August 6, 2014

Inbox — August 6, 2014

Letters to the Editor

LEO Weekly welcomes letters that are brief (250 words max) and thoughtful. Ad hominem attacks will be ignored, and we need your name and a daytime phone number. Send snail mail to Inbox, 301 E. Main St., Suite 201, Louisville, Ky. 40202. Fax to 895-9779 or email to leo@leoweekly.com. We may edit for length, grammar and clarity.

 
Miles to Go
This is in regards to Ricky L. Jones’ column in the July 16 LEO Weekly: It is evident Sen. Rand Paul wants to be president. He is wise enough to know that if his party, the Republican Party, continues to be the white party, it will be the losing party. That awareness and Paul’s speaking to black groups is encouraging, but if he cannot bring the rest of his party to sincerely seek and attract black voters, he is spinning his wheels.
 
African-American voters are sensitive, not easily fooled by politicians. Currently, the Democratic Party overwhelmingly wins the black vote. Voters want the GOP candidates to tell them why they should vote Republican. How will Republican policies make my life better? Does Sen. Paul’s up-to-date voting record in the U.S. Senate show he understands and cares about the well-being of minority voters?
 
If Rand Paul wants to show black audiences he gets it, he should become a student of black history and read the speeches, sermons and books of Dr. Martin Luther King Jr. King was every person’s friend no matter their race, religion, gender or political persuasion. There is so much wisdom in King’s writings. He embodied godly love. Honoring King with a national holiday, naming streets, schools and bridges after him does not do his life justice. A great way to really honor him is to read his works and strive to do justice, love kindness and walk humbly with our God.
 
Today’s Republican Party is a far cry from what it was in Abraham Lincoln’s day. Republicans’ hostility toward our first black president certainly won’t go unnoticed by black voters in coming elections, as will the party’s lack of concern for social justice and the poor.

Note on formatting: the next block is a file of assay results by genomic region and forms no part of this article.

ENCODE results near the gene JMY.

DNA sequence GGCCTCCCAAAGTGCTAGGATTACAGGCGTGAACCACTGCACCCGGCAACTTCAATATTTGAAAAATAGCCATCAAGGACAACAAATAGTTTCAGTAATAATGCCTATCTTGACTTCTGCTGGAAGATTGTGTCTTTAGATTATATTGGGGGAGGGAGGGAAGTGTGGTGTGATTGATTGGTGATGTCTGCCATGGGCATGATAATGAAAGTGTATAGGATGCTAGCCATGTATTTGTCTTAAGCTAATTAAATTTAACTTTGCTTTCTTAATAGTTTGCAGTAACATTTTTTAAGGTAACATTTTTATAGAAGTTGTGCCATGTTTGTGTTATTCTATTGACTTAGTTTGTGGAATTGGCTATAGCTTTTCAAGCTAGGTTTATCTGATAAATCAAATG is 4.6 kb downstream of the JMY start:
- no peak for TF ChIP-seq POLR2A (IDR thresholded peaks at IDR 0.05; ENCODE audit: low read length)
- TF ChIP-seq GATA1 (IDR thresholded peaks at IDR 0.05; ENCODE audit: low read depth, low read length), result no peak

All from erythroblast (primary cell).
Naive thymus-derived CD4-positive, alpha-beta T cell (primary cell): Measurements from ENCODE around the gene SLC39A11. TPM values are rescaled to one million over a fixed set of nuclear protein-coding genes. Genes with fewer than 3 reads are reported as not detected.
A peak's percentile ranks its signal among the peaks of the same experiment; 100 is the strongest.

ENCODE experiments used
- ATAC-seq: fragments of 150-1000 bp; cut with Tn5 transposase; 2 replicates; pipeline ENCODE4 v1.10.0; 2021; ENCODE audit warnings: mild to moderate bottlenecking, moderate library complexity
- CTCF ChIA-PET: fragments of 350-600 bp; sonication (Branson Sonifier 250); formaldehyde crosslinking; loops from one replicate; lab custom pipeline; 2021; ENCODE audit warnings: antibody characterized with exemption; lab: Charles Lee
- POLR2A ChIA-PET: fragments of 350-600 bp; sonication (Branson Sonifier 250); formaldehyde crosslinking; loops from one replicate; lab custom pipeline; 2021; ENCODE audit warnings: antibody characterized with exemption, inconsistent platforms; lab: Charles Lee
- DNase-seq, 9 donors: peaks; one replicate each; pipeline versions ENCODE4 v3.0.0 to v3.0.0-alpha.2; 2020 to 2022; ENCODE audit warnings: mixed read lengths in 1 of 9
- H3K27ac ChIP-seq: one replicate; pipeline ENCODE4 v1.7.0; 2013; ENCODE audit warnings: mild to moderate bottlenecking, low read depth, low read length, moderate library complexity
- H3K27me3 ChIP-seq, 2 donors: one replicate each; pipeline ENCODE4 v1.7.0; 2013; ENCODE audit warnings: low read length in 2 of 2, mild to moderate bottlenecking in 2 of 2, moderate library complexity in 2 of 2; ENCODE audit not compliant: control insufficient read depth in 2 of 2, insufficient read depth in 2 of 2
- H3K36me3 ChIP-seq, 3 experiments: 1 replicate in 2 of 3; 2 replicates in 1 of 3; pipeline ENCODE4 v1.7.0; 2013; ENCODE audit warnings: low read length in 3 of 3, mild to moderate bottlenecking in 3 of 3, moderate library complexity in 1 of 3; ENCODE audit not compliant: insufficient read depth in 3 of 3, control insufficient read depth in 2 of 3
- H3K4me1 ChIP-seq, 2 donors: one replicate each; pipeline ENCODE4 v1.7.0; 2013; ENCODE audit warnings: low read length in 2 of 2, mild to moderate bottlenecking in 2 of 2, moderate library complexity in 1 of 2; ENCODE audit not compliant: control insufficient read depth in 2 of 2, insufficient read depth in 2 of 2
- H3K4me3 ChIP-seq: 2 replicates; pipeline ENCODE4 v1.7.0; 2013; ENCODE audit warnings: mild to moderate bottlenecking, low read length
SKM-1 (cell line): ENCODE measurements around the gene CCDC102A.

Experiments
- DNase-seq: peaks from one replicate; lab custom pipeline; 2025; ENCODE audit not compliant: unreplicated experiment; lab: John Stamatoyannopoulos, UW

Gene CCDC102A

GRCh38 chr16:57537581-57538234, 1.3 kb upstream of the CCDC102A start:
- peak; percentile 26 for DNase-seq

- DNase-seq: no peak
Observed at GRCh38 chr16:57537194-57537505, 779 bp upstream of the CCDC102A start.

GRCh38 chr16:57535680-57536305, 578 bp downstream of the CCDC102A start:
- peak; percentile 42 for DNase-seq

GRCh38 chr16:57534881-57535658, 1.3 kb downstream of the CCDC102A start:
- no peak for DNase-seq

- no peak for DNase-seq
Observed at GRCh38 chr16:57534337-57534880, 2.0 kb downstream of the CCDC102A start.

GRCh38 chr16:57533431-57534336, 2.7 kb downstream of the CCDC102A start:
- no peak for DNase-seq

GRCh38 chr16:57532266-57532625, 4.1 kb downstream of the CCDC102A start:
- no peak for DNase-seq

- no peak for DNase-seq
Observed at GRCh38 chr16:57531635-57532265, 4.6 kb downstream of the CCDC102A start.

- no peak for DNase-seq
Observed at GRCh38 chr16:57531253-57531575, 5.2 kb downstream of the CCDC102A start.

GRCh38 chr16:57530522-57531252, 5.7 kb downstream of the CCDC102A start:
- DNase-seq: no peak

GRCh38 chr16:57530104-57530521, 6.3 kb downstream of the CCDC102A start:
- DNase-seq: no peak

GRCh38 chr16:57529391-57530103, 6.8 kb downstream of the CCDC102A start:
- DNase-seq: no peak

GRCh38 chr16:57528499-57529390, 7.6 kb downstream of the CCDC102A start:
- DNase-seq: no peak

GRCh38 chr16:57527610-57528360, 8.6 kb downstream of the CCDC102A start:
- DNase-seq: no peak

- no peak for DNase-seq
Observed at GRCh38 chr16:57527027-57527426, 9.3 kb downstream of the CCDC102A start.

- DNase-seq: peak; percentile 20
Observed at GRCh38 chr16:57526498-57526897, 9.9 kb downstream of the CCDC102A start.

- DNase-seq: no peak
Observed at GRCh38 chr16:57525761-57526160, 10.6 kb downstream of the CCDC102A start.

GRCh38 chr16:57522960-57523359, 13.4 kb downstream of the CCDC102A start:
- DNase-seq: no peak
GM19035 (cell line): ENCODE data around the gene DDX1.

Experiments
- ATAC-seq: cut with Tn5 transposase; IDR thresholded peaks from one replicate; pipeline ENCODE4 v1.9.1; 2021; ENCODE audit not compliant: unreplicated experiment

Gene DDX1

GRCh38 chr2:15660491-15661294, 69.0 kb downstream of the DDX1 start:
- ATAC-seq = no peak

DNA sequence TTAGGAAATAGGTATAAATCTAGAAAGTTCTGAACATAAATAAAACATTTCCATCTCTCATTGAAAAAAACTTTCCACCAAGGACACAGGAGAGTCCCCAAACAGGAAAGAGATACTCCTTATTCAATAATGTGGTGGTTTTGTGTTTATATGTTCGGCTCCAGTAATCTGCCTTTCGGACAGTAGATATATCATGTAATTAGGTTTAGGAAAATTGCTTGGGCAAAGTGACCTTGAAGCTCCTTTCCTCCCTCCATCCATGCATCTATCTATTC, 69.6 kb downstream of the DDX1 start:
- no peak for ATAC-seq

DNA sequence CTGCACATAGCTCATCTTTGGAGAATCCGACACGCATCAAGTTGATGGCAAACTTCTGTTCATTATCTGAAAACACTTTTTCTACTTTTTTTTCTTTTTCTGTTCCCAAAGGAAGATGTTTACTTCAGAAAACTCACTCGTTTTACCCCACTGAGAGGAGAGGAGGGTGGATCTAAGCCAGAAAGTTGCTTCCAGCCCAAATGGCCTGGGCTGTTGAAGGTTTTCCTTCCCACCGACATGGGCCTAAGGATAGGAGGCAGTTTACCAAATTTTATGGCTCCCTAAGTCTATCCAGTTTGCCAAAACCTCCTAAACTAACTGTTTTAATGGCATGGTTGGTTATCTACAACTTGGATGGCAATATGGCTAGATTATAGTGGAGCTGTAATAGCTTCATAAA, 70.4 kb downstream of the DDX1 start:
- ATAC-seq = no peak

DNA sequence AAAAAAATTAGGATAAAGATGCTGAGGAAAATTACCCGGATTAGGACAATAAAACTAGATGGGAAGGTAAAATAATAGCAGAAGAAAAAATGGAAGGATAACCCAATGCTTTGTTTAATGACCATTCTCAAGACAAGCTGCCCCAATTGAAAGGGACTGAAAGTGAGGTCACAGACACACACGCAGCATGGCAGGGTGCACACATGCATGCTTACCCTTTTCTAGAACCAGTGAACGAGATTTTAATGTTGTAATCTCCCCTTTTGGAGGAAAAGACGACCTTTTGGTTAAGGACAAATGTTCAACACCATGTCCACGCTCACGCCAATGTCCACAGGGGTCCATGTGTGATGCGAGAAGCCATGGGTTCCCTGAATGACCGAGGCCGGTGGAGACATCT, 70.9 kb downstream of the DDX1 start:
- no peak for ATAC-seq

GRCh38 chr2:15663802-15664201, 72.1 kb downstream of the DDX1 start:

I have a hard time believing African-American voters will go for the tainted Republican brand. If Paul and the GOP are sincere about wooing blacks to become Republicans, they have much work to do within the party in changing their attitudes and their thinking.
Paul Lam Whiteley Sr., St. Matthews
 
Helping Horses
Growing up in Kentucky, horses have a special place in my heart. I’ve seen them at Churchill Downs, grazing in pastures near Lexington and at the Kentucky State Fair. Horses are legends here.
 
It’s incomprehensible to most Kentuckians that horses, the icons of the bluegrass, would be tortured by their trainers for the sake of an exaggerated gait. But the abuse known as “soring” is widespread in the “big lick” Walking Horse show circuit.
 
The Prevent All Soring Tactics (PAST) Act — H.R. 1518/S. 1406 — is the only bill before Congress that will end this cruel practice. I’m proud that the lead sponsor of the PAST Act, U.S. Rep. Ed Whitfield, is from Kentucky, and that my representative, John Yarmuth, is one of the more than 360 bipartisan cosponsors of the bill.
 
The PAST Act strengthens penalties, ends the failed industry self-policing scheme and bans the unnaturally tall, heavy stacked shoes and chains used as an integral part of soring. These common-sense reforms are why the American Horse Council, American Veterinary Medical Association, Kentucky Veterinary Medical Association and numerous other breed and industry organizations all support the PAST Act.
 
Unfortunately, Kentucky’s senators, Mitch McConnell and Rand Paul, and a couple of our representatives have found themselves on the wrong side of the issue. They are among a few legislators who support a ludicrous “alternative” bill that makes none of the changes needed to end soring and maintains the corrupt status quo.
 
The rest of Kentucky’s Congressional delegation should join Reps. Whitfield and Yarmuth in standing up for a sound, thriving Walking Horse industry and an end to soring — by cosponsoring the PAST Act and rejecting bills that only pretend to protect horses. Please urge your legislators to cosponsor the PAST Act today.
Janine Klutka, Highview
 

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